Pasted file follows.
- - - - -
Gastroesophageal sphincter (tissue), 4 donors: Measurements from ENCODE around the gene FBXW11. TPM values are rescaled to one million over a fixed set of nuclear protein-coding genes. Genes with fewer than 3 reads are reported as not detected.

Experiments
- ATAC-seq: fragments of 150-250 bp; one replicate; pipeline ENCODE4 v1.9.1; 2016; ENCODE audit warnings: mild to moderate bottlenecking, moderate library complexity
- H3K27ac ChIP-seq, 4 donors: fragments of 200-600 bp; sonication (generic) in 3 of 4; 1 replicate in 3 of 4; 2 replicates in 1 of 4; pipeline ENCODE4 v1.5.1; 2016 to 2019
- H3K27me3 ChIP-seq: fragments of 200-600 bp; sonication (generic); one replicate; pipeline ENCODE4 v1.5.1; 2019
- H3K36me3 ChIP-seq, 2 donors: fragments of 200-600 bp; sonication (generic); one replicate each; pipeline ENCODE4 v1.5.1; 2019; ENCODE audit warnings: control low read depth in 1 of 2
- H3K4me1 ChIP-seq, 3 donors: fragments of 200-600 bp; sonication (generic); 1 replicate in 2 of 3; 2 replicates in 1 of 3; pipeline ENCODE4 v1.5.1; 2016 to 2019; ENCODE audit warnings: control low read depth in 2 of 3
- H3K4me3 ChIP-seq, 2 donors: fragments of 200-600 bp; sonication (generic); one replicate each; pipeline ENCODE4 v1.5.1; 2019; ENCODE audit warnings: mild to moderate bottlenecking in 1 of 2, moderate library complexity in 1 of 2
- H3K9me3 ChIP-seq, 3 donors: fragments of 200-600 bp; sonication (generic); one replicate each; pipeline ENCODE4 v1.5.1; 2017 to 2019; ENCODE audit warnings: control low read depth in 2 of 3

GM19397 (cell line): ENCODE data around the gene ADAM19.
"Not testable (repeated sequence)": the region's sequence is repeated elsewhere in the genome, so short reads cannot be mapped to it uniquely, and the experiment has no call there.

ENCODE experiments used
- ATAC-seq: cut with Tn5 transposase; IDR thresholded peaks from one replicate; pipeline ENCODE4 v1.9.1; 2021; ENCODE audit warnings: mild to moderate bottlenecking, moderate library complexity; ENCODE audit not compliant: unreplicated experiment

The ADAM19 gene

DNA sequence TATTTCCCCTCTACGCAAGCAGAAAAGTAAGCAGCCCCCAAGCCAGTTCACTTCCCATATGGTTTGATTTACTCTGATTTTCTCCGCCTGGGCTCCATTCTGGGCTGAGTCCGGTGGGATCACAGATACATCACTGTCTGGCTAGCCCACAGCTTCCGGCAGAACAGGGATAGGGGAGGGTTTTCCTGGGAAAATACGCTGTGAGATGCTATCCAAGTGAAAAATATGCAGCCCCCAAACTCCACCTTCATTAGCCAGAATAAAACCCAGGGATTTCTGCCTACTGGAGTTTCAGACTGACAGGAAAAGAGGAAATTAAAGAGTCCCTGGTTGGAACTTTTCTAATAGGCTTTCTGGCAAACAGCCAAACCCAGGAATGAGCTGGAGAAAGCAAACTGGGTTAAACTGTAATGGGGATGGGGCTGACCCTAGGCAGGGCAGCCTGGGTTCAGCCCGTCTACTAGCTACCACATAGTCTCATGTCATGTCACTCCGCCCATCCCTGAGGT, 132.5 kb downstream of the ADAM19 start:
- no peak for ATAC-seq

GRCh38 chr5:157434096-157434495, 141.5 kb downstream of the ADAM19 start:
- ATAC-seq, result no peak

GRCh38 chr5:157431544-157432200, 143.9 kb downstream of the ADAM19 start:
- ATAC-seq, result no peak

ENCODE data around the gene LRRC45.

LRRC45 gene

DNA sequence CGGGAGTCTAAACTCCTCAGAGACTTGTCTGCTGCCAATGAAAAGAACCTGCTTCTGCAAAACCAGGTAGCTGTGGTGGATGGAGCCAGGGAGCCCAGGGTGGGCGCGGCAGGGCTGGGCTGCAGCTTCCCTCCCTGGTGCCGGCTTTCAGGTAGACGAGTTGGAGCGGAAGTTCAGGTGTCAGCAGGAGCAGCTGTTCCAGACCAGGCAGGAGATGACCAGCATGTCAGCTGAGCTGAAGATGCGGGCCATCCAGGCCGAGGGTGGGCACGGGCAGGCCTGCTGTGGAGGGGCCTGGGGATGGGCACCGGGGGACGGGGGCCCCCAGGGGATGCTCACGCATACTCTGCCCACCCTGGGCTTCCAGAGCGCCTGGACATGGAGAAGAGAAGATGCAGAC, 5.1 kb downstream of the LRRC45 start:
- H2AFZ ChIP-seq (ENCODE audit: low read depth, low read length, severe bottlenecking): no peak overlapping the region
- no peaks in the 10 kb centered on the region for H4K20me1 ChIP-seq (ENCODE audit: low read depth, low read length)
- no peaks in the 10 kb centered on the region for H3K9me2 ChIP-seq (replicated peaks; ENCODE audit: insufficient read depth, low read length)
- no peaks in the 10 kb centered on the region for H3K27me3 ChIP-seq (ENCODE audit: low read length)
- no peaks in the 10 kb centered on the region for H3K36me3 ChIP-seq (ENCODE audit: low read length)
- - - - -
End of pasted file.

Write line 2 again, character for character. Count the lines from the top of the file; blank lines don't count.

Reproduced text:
Experiments